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brookbrook has commented on (13) products.

Can't and Won't: Stories by Lydia Davis
Can't and Won't: Stories

brookbrook, May 1, 2014

less is more.
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(0 of 1 readers found this comment helpful)

The Interestings by Meg Wolitzer
The Interestings

brookbrook, April 17, 2013

While reading this book I kept asking myself whether we really do change from adolescence, or whether there are characterological traits informing who we are and ultimately creating the circumstances that shape us; traits defining us throughout our entire lives. I'm not sure that is a question Meg Wolitzer was asking herself; regardless, The Interestings had me hooked from page one. It swept me away!

To me this book speaks brilliantly about the intersection and meaning of family and friendship. It is a coming of age story; a story about class, values, gender and sexual politics, and NYC itself. And it felt much smaller than this, too. A story where characters grow and as a reader i am given insights to their minds and motivations in a truly thoughtful and psychologically engaging way.

I also need to mention that it screams to me "i am better than jonathan franzen, i am better than the Corrections!" in that same way Jennifer Egan did with a Visit from the Goon Squad, and i can't help thinking about gender and "success" of the american (or NY, rather) novelist. Funny thing is, this thinking feels like it would come from a character in Wolitzers novel, leading me to feel like i am stuck in her narrative. I suppose there are far worse places I could be.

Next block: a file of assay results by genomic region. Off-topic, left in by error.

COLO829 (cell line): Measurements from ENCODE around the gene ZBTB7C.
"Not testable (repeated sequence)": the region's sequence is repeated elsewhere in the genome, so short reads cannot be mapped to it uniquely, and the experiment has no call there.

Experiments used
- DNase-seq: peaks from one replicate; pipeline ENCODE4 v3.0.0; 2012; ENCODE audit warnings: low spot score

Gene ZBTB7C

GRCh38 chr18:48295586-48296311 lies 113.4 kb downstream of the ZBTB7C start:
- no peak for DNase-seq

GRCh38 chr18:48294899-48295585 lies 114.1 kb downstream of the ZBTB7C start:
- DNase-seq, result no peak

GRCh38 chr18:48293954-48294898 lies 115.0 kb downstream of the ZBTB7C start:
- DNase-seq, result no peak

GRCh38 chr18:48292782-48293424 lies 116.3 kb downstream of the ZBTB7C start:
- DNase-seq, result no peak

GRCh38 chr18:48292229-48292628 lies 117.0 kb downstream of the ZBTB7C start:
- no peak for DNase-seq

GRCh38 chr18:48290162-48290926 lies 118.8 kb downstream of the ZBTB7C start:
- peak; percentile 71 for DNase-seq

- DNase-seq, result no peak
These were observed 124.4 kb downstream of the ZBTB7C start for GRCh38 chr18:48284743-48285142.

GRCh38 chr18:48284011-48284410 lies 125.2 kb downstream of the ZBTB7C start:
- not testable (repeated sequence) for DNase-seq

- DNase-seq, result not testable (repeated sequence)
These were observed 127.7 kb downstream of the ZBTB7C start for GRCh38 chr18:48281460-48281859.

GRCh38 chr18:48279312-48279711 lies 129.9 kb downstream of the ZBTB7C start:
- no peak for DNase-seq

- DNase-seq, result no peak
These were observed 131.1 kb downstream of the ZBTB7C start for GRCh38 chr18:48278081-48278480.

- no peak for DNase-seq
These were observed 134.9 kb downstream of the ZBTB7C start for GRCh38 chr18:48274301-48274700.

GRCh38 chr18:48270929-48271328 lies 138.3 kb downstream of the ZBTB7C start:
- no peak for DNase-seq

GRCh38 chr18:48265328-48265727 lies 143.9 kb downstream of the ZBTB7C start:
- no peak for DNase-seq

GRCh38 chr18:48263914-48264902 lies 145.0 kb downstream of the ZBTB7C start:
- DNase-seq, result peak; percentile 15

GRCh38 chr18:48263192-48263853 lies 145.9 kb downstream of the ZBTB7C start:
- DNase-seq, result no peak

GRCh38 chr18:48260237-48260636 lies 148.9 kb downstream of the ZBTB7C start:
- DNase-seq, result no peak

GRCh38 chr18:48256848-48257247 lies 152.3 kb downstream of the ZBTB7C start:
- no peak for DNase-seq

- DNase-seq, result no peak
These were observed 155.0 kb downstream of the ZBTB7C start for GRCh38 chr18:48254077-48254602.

Point being, I want recognition for Meg Wolitzer and The Interestings, in a prestigious book award kind of way.

The Interestings is as timeless as it is uniquely written. The characters will stay with me for a long time to come, and I thank Meg Wolitzer for writing such an unbelievably beautiful book.
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The Mothers by Jennifer Gilmore
The Mothers

brookbrook, April 16, 2013

jennifer gilmore writes about adoption and motherhood with a raw, fearless and absolutely compelling voice. her characters ask the hard questions, both of themselves and, in turn, of the reader. she writes through the grief, hope and desperation of her characters to tell a story fundamentally fueled by love and human desire. it is an important and meaningful book that feels both deeply personal and profoundly political. and did i mention it is funny, that through the heartbreak and horror of it all, she somehow had me laughing out loud? she is an incredibly gifted writer, and the Mothers is more than well worth reading...
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This Is How You Lose Her by Junot Diaz
This Is How You Lose Her

brookbrook, January 7, 2013

with more machismo than any writer i know, diaz writes like a girl. i say that as the highest form of compliment. his writing is soulful and sexy and sad; he makes me laugh and cry and think. i may sound trite in my review, but he never does. he is brilliant. i love him, i love yunior, i can't wait for more.
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A Hologram for the King by Dave Eggers
A Hologram for the King

brookbrook, January 1, 2013

one of the best of the year!
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